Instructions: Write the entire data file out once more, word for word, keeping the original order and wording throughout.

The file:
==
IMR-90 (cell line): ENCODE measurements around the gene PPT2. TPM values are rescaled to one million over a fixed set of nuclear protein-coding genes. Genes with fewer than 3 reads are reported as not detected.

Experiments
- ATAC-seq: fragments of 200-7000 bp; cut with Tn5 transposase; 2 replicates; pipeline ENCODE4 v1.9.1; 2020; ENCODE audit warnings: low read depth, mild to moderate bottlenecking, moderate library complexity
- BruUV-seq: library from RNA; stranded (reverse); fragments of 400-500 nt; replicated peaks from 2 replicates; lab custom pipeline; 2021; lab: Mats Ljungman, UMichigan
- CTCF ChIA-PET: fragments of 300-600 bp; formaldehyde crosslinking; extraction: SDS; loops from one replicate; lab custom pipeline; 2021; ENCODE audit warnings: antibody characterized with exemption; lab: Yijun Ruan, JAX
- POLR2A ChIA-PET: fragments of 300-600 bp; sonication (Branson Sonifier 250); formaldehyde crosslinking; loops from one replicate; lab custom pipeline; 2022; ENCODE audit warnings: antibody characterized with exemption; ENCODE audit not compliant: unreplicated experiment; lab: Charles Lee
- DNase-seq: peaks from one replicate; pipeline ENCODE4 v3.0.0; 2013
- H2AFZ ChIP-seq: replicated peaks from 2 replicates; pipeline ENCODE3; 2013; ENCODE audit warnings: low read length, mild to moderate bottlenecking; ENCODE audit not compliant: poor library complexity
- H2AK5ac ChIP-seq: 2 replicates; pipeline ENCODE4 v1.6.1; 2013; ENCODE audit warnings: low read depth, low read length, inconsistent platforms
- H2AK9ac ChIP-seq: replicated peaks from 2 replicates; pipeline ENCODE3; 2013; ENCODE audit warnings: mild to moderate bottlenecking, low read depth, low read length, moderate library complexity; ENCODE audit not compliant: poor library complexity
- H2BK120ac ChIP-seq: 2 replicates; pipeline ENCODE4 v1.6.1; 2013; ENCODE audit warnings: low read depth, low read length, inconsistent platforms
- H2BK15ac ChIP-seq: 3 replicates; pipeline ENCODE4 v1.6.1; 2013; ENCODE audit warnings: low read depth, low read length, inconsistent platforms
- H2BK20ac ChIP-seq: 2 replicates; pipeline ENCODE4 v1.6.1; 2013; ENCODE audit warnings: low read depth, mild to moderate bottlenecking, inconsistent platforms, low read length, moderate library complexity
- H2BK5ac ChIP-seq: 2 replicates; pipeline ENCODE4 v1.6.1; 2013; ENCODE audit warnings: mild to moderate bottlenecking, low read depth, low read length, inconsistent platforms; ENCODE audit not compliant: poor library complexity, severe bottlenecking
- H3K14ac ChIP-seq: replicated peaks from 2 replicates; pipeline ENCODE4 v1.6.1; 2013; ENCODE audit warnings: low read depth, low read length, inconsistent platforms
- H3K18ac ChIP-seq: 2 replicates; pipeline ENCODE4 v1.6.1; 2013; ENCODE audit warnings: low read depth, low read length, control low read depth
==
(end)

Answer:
IMR-90 (cell line): ENCODE measurements around the gene PPT2. TPM values are rescaled to one million over a fixed set of nuclear protein-coding genes. Genes with fewer than 3 reads are reported as not detected.

Experiments
- ATAC-seq: fragments of 200-7000 bp; cut with Tn5 transposase; 2 replicates; pipeline ENCODE4 v1.9.1; 2020; ENCODE audit warnings: low read depth, mild to moderate bottlenecking, moderate library complexity
- BruUV-seq: library from RNA; stranded (reverse); fragments of 400-500 nt; replicated peaks from 2 replicates; lab custom pipeline; 2021; lab: Mats Ljungman, UMichigan
- CTCF ChIA-PET: fragments of 300-600 bp; formaldehyde crosslinking; extraction: SDS; loops from one replicate; lab custom pipeline; 2021; ENCODE audit warnings: antibody characterized with exemption; lab: Yijun Ruan, JAX
- POLR2A ChIA-PET: fragments of 300-600 bp; sonication (Branson Sonifier 250); formaldehyde crosslinking; loops from one replicate; lab custom pipeline; 2022; ENCODE audit warnings: antibody characterized with exemption; ENCODE audit not compliant: unreplicated experiment; lab: Charles Lee
- DNase-seq: peaks from one replicate; pipeline ENCODE4 v3.0.0; 2013
- H2AFZ ChIP-seq: replicated peaks from 2 replicates; pipeline ENCODE3; 2013; ENCODE audit warnings: low read length, mild to moderate bottlenecking; ENCODE audit not compliant: poor library complexity
- H2AK5ac ChIP-seq: 2 replicates; pipeline ENCODE4 v1.6.1; 2013; ENCODE audit warnings: low read depth, low read length, inconsistent platforms
- H2AK9ac ChIP-seq: replicated peaks from 2 replicates; pipeline ENCODE3; 2013; ENCODE audit warnings: mild to moderate bottlenecking, low read depth, low read length, moderate library complexity; ENCODE audit not compliant: poor library complexity
- H2BK120ac ChIP-seq: 2 replicates; pipeline ENCODE4 v1.6.1; 2013; ENCODE audit warnings: low read depth, low read length, inconsistent platforms
- H2BK15ac ChIP-seq: 3 replicates; pipeline ENCODE4 v1.6.1; 2013; ENCODE audit warnings: low read depth, low read length, inconsistent platforms
- H2BK20ac ChIP-seq: 2 replicates; pipeline ENCODE4 v1.6.1; 2013; ENCODE audit warnings: low read depth, mild to moderate bottlenecking, inconsistent platforms, low read length, moderate library complexity
- H2BK5ac ChIP-seq: 2 replicates; pipeline ENCODE4 v1.6.1; 2013; ENCODE audit warnings: mild to moderate bottlenecking, low read depth, low read length, inconsistent platforms; ENCODE audit not compliant: poor library complexity, severe bottlenecking
- H3K14ac ChIP-seq: replicated peaks from 2 replicates; pipeline ENCODE4 v1.6.1; 2013; ENCODE audit warnings: low read depth, low read length, inconsistent platforms
- H3K18ac ChIP-seq: 2 replicates; pipeline ENCODE4 v1.6.1; 2013; ENCODE audit warnings: low read depth, low read length, control low read depth